- James Boswell 1906–1971
- Oil paint on canvas
- Support: 508 x 914 x 19 mm
frame: 635 x 1040 mm
- Presented by Ruth Boswell, the artist's widow 2000
Not on display
This is one of a pair of paintings, neither of which is titled, which James Boswell painted in London based on his wartime memories of Iraq. Both this work and its partner (Tate T07600) consist of a restricted palette of red, black, white and grey. Both use unmodulated areas of these non-naturalistic colours, and a stark and spikey mode of representation, to conjure up a sense of isolation and of the uncanny.
Here, the grey foreground rises steeply to a black stone building with an undulating roof-line that may indicate a corrugated iron covering. The starkness of the scene is exaggerated by the full-frontal view of the building and the compositional emphasis on strong horizontal and vertical lines. The red corrugated iron broken away from the roof, the austere building, and the telegraph poles without wires all suggest a feeling of abandonment. The rug and the dilapidated palm leaf are more enigmatic, though the leaf's spikey fronds have a certain anxious quality that they share with the contemporaneous work of Lucian Freud. Boswell could have seen the exhibitions in London in 1946 and 1947 in which Freud established an angular and linear style of painting with an air of unease that seemed to speak to the post-war world. In contrast to the rest of the scene, which might be read as a relatively literal representation of an abandoned military position, the rug creates a Surreal feeling that is also comparable to Freud's art.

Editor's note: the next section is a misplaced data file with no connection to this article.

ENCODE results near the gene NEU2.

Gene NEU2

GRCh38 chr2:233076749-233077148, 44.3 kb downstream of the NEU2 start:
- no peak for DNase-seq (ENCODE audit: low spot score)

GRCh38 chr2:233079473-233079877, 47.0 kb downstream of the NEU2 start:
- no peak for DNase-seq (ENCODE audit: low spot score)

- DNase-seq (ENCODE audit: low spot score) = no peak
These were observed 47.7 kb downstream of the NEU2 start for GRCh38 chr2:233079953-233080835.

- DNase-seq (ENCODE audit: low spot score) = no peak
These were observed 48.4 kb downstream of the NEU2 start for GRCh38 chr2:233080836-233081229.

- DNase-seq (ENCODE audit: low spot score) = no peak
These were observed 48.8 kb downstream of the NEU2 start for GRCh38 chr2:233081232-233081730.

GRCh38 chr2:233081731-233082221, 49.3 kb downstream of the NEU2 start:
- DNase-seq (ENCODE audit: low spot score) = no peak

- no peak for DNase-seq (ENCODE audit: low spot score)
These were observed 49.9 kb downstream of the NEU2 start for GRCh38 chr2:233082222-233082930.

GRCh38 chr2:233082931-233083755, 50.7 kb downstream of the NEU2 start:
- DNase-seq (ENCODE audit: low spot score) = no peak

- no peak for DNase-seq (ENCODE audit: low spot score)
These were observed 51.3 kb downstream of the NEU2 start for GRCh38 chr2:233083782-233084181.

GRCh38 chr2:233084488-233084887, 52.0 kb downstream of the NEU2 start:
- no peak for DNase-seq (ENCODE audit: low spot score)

Having been called up as a private in the Royal Army Medical Corps in 1941, Boswell was sent to Iraq in 1942 and returned the following year. By the beginning of the war, he was already established as a painter and illustrator. As a member of the Communist Party and a founder member of the left-wing Artists International Association, his work had been highly political, consisting of satires on the forces of the state and representations of working class cultures. In the army, such themes continued in private, as the artist filled sketchbooks with drawings in which officers are shown with bulls' heads riding on the shoulders of the ordinary, expendable soldiers. After the war he left the Communist Party and his work became less overtly political, as he returned to painting. Untitled (Iraq) might, nevertheless, be seen as a comment on the soldier's life or on an austere and haunted post-war world. While in Iraq, Boswell noted the dreamlike existence he shared with his comrades and his desire 'to eliminate the incidental. To extract the dream reality, to evoke the unreality of the soldier's life' (quoted in Wilson 1999, unpaginated). Similarly, the stark desolation of the scene inevitably suggests the widespread sense of loss and anxiety that succeeded the war and the Holocaust and which characterised the beginning of the nuclear age.
Barry Curtis, 'James Boswell', Block, no.1, 1979, pp.53-6
Lynda Morris and Robert Radford, The Story of the Artists International Association 1933-53, Oxford 1983
Andrew Wilson, James Boswell: Extracting the Dream Reality, exhibition catalogue Austin/Desmond Fine Art, London 1999
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